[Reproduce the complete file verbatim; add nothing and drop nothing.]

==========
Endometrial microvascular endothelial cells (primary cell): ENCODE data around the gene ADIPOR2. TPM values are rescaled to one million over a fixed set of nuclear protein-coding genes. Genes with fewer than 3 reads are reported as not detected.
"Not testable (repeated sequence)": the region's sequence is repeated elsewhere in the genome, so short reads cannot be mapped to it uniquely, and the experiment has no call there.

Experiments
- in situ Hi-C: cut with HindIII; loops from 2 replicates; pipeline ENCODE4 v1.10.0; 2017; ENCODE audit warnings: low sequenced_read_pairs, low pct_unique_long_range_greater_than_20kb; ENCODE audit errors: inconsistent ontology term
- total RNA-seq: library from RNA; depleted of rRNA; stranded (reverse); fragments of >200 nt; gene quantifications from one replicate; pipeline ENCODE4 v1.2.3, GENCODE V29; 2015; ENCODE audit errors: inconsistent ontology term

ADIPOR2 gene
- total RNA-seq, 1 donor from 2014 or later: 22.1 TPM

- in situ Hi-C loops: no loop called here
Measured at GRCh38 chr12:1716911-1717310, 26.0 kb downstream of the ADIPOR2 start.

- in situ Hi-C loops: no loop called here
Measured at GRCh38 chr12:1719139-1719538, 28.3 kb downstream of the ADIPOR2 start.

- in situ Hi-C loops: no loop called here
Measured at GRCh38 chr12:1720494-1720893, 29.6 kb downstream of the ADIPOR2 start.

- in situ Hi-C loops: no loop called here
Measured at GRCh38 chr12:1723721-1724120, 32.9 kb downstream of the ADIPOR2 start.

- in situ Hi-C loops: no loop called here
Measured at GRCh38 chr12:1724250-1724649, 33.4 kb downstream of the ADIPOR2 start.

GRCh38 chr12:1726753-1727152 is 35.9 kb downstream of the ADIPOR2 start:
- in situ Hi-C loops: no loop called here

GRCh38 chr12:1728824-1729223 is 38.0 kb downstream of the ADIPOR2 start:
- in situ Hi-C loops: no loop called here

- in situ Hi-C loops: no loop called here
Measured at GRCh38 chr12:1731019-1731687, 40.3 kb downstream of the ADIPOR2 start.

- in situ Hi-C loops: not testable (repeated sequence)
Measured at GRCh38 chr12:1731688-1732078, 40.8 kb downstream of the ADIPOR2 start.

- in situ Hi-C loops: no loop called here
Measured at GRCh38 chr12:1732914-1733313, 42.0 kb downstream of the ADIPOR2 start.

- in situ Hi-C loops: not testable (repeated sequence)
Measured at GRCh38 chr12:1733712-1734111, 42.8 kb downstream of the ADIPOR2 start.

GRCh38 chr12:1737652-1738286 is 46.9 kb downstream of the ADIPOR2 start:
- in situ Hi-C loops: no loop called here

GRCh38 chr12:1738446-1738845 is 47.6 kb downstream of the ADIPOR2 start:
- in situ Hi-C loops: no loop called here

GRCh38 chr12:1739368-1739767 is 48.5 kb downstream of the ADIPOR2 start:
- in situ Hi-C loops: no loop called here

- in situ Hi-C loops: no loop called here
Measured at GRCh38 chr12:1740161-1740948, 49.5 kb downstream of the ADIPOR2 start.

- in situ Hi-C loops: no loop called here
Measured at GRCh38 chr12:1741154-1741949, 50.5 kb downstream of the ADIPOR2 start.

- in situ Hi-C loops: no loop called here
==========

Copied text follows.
Endometrial microvascular endothelial cells (primary cell): ENCODE data around the gene ADIPOR2. TPM values are rescaled to one million over a fixed set of nuclear protein-coding genes. Genes with fewer than 3 reads are reported as not detected.
"Not testable (repeated sequence)": the region's sequence is repeated elsewhere in the genome, so short reads cannot be mapped to it uniquely, and the experiment has no call there.

Experiments
- in situ Hi-C: cut with HindIII; loops from 2 replicates; pipeline ENCODE4 v1.10.0; 2017; ENCODE audit warnings: low sequenced_read_pairs, low pct_unique_long_range_greater_than_20kb; ENCODE audit errors: inconsistent ontology term
- total RNA-seq: library from RNA; depleted of rRNA; stranded (reverse); fragments of >200 nt; gene quantifications from one replicate; pipeline ENCODE4 v1.2.3, GENCODE V29; 2015; ENCODE audit errors: inconsistent ontology term

ADIPOR2 gene
- total RNA-seq, 1 donor from 2014 or later: 22.1 TPM

- in situ Hi-C loops: no loop called here
Measured at GRCh38 chr12:1716911-1717310, 26.0 kb downstream of the ADIPOR2 start.

- in situ Hi-C loops: no loop called here
Measured at GRCh38 chr12:1719139-1719538, 28.3 kb downstream of the ADIPOR2 start.

- in situ Hi-C loops: no loop called here
Measured at GRCh38 chr12:1720494-1720893, 29.6 kb downstream of the ADIPOR2 start.

- in situ Hi-C loops: no loop called here
Measured at GRCh38 chr12:1723721-1724120, 32.9 kb downstream of the ADIPOR2 start.

- in situ Hi-C loops: no loop called here
Measured at GRCh38 chr12:1724250-1724649, 33.4 kb downstream of the ADIPOR2 start.

GRCh38 chr12:1726753-1727152 is 35.9 kb downstream of the ADIPOR2 start:
- in situ Hi-C loops: no loop called here

GRCh38 chr12:1728824-1729223 is 38.0 kb downstream of the ADIPOR2 start:
- in situ Hi-C loops: no loop called here

- in situ Hi-C loops: no loop called here
Measured at GRCh38 chr12:1731019-1731687, 40.3 kb downstream of the ADIPOR2 start.

- in situ Hi-C loops: not testable (repeated sequence)
Measured at GRCh38 chr12:1731688-1732078, 40.8 kb downstream of the ADIPOR2 start.

- in situ Hi-C loops: no loop called here
Measured at GRCh38 chr12:1732914-1733313, 42.0 kb downstream of the ADIPOR2 start.

- in situ Hi-C loops: not testable (repeated sequence)
Measured at GRCh38 chr12:1733712-1734111, 42.8 kb downstream of the ADIPOR2 start.

GRCh38 chr12:1737652-1738286 is 46.9 kb downstream of the ADIPOR2 start:
- in situ Hi-C loops: no loop called here

GRCh38 chr12:1738446-1738845 is 47.6 kb downstream of the ADIPOR2 start:
- in situ Hi-C loops: no loop called here

GRCh38 chr12:1739368-1739767 is 48.5 kb downstream of the ADIPOR2 start:
- in situ Hi-C loops: no loop called here

- in situ Hi-C loops: no loop called here
Measured at GRCh38 chr12:1740161-1740948, 49.5 kb downstream of the ADIPOR2 start.

- in situ Hi-C loops: no loop called here
Measured at GRCh38 chr12:1741154-1741949, 50.5 kb downstream of the ADIPOR2 start.

- in situ Hi-C loops: no loop called here